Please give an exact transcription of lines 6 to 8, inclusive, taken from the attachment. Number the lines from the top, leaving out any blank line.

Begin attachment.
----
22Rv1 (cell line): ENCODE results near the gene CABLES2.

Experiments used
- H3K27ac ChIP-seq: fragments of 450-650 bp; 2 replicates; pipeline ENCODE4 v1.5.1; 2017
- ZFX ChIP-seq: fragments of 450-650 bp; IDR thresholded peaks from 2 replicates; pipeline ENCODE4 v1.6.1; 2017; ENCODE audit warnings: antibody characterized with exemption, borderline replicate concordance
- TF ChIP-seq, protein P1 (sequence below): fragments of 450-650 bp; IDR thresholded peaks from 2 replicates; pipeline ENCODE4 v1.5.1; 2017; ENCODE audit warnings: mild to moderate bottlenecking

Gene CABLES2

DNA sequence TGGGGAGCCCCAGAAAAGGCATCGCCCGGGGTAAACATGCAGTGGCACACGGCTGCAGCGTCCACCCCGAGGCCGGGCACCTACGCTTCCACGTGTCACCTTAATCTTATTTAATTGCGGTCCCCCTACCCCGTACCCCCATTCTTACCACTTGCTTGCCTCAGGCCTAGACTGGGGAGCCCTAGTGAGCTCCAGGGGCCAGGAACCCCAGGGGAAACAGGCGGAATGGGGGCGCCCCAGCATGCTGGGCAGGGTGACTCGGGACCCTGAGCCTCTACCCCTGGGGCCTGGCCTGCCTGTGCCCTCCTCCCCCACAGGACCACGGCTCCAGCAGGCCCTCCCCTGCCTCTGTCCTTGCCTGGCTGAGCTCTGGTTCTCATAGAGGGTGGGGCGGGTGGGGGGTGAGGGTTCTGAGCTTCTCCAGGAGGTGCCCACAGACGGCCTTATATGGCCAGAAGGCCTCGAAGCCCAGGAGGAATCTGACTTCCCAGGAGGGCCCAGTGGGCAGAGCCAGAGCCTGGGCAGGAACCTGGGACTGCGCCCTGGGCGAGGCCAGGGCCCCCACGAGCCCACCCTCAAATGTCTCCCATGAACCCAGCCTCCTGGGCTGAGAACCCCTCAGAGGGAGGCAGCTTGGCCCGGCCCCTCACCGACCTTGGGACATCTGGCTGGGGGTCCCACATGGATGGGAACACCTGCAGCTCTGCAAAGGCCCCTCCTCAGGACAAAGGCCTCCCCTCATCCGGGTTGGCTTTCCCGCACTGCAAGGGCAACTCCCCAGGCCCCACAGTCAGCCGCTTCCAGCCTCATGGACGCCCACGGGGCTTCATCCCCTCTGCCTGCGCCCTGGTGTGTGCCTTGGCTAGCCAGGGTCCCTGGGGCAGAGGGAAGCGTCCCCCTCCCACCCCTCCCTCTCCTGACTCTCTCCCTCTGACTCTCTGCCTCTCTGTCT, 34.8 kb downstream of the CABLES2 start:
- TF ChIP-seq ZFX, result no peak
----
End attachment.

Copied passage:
Gene CABLES2

DNA sequence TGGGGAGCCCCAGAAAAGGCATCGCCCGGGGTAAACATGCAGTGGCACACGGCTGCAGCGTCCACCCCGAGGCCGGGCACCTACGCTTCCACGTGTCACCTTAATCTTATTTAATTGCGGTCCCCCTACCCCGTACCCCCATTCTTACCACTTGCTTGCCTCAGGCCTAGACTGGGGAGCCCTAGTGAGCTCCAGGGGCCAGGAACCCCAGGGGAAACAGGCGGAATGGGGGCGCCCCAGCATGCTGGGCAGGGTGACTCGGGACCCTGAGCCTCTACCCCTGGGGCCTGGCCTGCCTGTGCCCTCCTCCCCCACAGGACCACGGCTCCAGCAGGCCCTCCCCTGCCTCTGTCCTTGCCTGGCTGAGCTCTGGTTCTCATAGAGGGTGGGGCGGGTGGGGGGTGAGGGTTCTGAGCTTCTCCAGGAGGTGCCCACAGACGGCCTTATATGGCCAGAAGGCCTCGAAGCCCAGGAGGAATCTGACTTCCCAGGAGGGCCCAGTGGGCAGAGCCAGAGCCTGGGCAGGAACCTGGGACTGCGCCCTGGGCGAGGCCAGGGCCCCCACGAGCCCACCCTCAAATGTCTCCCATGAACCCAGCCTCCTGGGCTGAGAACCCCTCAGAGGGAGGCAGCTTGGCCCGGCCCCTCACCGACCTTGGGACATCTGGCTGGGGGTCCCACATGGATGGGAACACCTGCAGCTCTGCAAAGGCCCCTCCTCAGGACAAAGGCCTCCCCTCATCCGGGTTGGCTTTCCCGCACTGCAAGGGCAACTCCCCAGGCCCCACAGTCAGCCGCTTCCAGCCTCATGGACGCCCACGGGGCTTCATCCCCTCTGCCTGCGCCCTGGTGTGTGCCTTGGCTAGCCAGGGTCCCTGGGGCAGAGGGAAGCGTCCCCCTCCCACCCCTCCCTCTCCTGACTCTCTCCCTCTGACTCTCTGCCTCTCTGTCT, 34.8 kb downstream of the CABLES2 start:
- TF ChIP-seq ZFX, result no peak